JDSU and SDL: The Saga Continues
The request was expected, but now the big question is: What will it take to get the merger pushed through (see JDSU, SDL Face Further Grilling)? JDSU might have to give up its pump laser chip manufacturing facility in Zurich, Switzerland, in order to get approval, according to a report published by the risk arbitrage research division of Bear Stearns and Co. Inc. earlier this week.
The main issue centers around the production of high-powered 980-nanometer terrestrial pump laser chips, according to researchers at Bear Stearns. Combined, the two companies would supply roughly 80 percent of the market for 980nm chips -- which are used in a variety of optical networking equipment -- potentially giving the combined entity the power to manipulate the market and set pricing. Currently, the closest competitor in producing 980nm wafers is Corning Inc. (NYSE: GLW), according to the report.
But the industry is changing rapidly, and component vendors like Alcatel SA (NYSE: ALA), Corning, Furukawa Electric Co. Ltd., Lucent Technologies Inc. (NYSE:LU), and Nortel Networks Corp. (NYSE, TSE: NT) are ramping up production quickly to fill their own supply needs. In addition, there are a whole slew of smaller players trying to get into the market. Things could look very different within the year, in terms of market share numbers.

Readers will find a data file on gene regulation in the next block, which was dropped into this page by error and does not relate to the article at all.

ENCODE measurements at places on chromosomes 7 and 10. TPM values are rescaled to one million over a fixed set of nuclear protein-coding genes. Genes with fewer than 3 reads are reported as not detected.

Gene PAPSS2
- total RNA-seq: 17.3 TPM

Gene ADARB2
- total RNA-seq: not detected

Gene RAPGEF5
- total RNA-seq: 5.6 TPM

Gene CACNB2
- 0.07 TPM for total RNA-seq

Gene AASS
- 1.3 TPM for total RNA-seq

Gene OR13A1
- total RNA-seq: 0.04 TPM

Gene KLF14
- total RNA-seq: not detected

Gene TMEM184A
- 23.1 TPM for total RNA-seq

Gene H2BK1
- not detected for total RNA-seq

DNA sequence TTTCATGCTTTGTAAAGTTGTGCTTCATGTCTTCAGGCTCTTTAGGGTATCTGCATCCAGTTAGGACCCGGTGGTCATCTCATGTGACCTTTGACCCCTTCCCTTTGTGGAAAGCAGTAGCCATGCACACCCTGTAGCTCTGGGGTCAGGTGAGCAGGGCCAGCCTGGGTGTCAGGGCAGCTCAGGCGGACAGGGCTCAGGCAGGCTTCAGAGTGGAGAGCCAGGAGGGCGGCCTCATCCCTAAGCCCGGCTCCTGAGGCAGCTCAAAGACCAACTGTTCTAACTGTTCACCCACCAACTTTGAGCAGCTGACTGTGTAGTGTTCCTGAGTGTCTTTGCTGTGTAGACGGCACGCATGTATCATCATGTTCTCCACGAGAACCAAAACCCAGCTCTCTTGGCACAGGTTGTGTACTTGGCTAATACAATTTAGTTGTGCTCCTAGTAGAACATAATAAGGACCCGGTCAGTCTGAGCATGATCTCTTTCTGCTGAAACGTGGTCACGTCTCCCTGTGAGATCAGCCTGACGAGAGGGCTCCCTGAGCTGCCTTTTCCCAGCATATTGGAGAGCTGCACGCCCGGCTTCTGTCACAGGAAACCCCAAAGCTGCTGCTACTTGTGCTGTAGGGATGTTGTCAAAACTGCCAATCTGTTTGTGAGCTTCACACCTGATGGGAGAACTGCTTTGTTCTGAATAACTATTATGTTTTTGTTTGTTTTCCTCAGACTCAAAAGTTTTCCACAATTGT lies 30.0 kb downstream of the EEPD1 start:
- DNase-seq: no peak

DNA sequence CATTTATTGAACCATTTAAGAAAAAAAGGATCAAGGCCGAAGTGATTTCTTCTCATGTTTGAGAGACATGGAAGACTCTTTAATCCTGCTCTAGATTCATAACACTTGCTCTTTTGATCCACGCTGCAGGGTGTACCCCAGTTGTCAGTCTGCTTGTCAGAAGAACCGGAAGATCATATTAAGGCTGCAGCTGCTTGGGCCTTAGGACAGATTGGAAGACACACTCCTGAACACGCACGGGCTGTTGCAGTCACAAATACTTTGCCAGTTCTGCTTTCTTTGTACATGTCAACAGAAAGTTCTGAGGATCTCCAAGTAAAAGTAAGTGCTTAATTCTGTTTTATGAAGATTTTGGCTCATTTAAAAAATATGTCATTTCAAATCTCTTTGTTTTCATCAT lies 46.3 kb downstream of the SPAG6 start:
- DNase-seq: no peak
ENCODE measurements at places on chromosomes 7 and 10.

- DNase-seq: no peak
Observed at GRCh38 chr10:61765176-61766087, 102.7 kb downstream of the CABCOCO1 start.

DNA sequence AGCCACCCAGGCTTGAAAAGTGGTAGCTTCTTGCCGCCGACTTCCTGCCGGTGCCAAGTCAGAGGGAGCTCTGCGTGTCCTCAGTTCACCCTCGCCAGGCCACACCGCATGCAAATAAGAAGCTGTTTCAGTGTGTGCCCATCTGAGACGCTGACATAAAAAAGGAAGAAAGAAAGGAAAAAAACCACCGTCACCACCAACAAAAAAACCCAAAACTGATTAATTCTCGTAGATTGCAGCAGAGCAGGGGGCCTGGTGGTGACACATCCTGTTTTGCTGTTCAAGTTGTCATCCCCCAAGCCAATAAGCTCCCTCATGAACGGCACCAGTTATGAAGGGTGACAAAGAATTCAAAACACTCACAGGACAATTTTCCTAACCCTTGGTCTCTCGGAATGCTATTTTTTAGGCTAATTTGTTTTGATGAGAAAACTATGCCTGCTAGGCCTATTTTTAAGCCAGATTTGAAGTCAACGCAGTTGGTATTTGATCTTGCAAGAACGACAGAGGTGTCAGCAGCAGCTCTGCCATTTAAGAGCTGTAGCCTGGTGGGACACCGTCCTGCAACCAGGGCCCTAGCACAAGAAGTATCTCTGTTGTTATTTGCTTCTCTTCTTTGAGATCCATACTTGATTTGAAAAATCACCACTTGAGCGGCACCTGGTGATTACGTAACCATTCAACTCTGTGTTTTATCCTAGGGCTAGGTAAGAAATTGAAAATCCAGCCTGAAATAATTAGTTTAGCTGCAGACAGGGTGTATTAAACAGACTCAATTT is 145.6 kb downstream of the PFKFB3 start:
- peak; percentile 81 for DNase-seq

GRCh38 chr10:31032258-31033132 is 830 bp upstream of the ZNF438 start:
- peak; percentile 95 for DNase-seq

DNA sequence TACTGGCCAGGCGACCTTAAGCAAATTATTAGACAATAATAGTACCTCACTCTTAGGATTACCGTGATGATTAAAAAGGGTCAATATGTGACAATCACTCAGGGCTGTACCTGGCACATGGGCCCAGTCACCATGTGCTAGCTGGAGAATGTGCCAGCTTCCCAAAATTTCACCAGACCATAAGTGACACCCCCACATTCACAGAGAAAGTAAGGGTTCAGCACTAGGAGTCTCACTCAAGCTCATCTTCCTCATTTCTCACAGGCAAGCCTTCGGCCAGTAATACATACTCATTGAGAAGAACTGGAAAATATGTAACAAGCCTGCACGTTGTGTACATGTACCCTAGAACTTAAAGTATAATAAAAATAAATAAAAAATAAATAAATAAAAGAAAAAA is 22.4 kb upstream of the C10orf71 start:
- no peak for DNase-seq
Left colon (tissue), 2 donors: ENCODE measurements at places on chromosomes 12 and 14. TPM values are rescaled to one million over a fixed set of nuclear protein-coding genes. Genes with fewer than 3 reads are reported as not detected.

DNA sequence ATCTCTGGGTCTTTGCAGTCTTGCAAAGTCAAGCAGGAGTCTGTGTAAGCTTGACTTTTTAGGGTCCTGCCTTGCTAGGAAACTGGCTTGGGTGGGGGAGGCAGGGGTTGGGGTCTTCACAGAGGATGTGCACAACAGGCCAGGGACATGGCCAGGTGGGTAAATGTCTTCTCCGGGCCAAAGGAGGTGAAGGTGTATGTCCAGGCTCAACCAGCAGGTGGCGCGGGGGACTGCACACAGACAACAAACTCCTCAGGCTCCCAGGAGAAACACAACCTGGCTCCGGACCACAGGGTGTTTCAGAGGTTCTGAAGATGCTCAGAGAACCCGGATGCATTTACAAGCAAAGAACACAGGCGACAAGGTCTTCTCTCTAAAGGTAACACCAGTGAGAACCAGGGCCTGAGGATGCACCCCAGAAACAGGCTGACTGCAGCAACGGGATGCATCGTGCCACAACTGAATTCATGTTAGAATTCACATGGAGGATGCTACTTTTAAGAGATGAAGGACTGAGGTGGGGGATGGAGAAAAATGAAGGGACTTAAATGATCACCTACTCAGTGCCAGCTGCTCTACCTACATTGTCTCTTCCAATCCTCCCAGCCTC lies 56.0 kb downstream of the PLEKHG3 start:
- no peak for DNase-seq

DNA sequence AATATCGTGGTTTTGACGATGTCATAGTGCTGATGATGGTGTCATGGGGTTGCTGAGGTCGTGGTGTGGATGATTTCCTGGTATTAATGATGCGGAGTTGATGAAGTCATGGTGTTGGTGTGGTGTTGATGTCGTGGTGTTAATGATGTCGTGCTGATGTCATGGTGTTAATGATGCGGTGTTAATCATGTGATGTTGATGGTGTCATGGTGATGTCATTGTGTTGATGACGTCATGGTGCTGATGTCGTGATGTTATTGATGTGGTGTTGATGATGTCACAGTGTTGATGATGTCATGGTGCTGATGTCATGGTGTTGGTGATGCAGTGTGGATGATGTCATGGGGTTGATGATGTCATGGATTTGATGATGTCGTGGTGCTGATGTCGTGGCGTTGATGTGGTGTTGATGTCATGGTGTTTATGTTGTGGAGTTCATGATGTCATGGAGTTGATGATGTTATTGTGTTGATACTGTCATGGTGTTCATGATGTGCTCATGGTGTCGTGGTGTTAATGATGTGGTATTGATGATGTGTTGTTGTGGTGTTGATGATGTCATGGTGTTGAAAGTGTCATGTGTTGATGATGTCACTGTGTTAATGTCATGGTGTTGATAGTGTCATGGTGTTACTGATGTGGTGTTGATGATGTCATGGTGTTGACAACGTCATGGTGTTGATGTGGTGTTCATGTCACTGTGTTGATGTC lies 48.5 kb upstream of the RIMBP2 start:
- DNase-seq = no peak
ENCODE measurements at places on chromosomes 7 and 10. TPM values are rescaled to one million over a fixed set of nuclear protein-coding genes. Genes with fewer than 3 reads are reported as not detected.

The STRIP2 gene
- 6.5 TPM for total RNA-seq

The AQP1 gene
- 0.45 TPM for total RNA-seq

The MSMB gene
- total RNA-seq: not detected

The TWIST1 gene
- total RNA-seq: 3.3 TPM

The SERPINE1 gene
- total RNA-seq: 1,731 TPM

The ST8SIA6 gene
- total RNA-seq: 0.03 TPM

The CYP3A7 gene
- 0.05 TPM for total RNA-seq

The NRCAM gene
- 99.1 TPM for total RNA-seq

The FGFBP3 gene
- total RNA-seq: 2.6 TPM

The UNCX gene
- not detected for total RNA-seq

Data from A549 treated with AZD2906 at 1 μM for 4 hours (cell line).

The concept of a combined powerhouse has raised concerns from system vendors worried about fulfilling their supply needs. Nortel, one of the largest consumers of optical components, has publicly expressed its trepidation regarding long-term supply agreements.
“Nortel is talking to JDSU, and we have shared our concerns about the proposed merger. Our main focus is making sure we are able to get what we need to service our customers,” says a Nortel spokesperson.
Who would be interested in buying the pump laser division? Bear Stearns has speculated that big players such as Alcatel, Corning, Lucent, or Nortel would be perfect candidates. The selloff of the JDSU chip manufacturing division would most certainly create a significant second supplier of the 980nm chips. But, “should the DOJ mandate Zurich’s sale, it would also require the buyer to guarantee chip allotments to the merchant market and not just use the chips in its own optical systems,” says the Bear Stearns report.
JDSU’s stock gained slightly today, closing at $125, while SDL share prices fell $9 dollars to end at $402.
-- Marguerite Reardon, senior editor, Light Reading, http://www.lightreading.com